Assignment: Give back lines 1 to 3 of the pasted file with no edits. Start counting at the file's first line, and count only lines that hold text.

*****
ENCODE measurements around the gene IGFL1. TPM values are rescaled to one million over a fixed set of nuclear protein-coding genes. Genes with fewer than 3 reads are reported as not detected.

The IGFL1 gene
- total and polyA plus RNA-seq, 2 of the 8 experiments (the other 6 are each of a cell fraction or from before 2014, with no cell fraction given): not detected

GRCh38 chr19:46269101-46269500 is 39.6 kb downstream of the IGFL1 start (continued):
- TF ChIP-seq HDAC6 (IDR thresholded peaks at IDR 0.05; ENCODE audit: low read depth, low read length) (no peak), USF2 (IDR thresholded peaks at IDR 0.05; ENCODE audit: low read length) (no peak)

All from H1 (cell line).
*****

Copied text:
ENCODE measurements around the gene IGFL1. TPM values are rescaled to one million over a fixed set of nuclear protein-coding genes. Genes with fewer than 3 reads are reported as not detected.

The IGFL1 gene
- total and polyA plus RNA-seq, 2 of the 8 experiments (the other 6 are each of a cell fraction or from before 2014, with no cell fraction given): not detected